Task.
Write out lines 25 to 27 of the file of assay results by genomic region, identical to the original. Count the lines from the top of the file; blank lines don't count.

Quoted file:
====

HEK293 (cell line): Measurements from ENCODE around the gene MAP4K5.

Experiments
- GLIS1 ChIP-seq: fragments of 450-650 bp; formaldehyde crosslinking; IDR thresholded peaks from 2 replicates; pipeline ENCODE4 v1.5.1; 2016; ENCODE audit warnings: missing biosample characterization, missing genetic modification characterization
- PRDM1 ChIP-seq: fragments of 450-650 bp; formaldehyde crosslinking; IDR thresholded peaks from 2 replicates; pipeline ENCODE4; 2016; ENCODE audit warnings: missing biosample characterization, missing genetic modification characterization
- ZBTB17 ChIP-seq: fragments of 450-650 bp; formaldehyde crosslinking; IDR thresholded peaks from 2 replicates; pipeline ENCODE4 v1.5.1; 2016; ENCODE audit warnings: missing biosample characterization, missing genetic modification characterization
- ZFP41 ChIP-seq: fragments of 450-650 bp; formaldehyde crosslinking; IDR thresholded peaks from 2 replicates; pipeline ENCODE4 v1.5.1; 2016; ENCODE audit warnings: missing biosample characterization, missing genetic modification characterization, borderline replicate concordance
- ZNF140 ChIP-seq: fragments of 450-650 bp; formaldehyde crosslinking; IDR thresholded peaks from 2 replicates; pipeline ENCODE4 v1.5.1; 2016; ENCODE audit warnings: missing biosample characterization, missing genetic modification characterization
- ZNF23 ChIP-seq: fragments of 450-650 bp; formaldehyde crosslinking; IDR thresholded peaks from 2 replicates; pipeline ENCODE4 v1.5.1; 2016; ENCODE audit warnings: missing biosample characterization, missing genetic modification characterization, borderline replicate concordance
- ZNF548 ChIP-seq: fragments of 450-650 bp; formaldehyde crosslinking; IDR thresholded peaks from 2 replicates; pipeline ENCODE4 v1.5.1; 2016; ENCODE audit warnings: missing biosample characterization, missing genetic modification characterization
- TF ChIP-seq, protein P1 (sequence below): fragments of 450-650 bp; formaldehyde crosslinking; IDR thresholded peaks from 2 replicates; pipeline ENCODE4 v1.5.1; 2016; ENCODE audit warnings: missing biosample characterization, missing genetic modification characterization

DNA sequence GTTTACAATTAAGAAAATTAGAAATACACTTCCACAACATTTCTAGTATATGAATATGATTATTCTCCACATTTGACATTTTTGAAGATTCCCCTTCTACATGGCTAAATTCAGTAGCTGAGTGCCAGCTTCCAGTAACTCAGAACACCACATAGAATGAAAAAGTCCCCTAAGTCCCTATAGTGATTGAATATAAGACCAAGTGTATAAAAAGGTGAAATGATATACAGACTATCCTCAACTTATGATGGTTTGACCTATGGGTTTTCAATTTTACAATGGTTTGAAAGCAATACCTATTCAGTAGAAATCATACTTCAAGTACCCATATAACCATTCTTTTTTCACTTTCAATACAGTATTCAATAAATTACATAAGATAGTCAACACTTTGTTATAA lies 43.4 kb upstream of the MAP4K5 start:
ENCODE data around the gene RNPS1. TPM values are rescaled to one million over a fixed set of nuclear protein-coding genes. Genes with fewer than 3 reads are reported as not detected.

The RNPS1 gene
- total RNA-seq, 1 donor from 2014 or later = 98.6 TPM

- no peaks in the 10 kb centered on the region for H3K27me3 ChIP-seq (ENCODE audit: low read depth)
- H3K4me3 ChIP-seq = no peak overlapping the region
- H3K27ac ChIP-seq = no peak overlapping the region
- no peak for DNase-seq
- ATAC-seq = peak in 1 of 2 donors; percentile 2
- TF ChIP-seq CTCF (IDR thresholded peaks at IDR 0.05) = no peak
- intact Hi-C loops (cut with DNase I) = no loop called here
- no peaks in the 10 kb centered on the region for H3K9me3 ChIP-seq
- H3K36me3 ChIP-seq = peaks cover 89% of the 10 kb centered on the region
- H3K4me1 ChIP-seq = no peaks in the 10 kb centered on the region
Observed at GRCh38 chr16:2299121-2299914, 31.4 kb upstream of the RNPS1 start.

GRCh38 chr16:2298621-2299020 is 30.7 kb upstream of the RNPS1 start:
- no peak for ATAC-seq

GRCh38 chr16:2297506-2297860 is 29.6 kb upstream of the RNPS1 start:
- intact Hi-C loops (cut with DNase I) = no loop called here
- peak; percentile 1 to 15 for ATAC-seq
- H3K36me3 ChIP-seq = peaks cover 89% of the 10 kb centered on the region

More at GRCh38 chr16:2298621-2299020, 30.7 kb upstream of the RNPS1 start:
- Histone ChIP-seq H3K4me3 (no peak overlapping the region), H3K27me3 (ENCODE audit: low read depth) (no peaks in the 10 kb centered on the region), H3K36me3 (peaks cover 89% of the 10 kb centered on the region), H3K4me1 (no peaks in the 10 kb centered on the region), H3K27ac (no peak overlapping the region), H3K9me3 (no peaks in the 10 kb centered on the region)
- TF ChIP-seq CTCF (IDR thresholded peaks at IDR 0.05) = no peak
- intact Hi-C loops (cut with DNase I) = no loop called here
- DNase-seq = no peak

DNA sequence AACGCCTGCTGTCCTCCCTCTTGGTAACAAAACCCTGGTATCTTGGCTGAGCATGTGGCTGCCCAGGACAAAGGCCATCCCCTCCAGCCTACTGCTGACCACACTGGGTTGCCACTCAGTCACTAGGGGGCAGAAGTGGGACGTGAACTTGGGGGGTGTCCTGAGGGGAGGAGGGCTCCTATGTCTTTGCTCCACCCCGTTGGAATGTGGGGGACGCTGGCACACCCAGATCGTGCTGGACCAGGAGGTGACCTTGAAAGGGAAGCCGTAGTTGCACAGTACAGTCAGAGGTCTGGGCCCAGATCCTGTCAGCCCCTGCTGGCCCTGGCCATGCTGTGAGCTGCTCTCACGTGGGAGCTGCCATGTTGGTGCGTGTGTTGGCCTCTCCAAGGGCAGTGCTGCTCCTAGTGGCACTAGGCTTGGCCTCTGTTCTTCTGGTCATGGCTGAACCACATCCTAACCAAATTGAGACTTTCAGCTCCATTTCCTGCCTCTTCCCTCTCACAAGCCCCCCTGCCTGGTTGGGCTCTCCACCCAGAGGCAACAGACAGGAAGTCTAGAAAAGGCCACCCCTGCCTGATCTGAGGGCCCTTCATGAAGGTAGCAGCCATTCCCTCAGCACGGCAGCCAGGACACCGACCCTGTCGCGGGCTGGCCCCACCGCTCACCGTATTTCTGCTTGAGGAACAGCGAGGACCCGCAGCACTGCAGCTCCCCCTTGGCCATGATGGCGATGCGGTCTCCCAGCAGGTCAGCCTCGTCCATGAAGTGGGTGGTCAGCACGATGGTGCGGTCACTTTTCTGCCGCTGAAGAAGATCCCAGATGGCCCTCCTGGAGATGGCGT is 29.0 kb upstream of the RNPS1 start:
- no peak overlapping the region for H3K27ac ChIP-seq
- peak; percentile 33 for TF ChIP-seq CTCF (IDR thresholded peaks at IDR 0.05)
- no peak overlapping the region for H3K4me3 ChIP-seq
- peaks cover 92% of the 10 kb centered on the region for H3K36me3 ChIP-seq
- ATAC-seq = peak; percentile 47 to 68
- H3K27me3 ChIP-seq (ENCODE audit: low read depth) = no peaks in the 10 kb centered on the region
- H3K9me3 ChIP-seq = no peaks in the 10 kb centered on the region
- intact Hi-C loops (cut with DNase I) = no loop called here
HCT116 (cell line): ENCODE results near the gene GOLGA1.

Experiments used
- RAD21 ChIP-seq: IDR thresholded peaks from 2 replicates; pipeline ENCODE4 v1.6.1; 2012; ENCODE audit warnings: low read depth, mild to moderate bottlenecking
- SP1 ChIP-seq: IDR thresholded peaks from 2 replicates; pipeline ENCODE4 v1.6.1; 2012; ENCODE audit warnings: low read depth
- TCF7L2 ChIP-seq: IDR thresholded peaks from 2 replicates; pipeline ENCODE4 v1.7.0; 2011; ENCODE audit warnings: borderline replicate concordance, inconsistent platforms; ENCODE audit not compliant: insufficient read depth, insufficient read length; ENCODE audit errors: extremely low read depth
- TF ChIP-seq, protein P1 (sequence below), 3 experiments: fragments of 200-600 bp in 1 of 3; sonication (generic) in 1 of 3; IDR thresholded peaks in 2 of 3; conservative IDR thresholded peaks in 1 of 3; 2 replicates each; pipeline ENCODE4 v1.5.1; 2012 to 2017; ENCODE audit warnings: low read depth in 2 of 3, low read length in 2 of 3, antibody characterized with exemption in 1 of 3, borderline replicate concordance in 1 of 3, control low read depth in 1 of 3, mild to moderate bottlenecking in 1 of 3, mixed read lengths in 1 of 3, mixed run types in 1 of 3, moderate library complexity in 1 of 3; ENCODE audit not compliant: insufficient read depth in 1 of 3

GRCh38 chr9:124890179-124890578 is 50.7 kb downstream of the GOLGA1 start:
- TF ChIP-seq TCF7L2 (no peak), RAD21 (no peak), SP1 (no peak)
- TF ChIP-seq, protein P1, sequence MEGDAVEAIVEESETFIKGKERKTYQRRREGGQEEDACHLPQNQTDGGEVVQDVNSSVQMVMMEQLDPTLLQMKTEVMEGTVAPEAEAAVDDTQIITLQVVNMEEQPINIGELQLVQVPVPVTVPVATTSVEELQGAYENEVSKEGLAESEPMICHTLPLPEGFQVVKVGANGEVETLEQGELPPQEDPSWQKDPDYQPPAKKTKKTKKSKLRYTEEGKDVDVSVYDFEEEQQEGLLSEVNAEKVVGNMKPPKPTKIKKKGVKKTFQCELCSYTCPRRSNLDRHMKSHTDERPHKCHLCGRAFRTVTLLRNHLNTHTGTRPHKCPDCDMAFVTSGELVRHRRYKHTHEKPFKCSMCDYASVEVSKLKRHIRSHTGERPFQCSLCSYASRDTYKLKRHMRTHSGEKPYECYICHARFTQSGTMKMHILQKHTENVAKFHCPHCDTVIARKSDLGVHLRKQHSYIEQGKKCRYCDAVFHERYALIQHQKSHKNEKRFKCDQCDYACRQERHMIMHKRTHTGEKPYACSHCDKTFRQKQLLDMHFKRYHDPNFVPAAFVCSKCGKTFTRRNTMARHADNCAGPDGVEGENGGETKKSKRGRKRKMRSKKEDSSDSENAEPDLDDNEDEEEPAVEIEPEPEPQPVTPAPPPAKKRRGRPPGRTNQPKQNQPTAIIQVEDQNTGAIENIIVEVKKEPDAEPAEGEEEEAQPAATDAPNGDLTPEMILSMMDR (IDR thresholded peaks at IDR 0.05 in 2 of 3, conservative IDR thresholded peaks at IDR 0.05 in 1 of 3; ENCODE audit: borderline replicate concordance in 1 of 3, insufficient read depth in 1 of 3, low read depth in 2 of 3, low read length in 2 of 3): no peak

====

Observed at GRCh38 chr16:2299121-2299914, 31.4 kb upstream of the RNPS1 start.

GRCh38 chr16:2298621-2299020 is 30.7 kb upstream of the RNPS1 start:
- no peak for ATAC-seq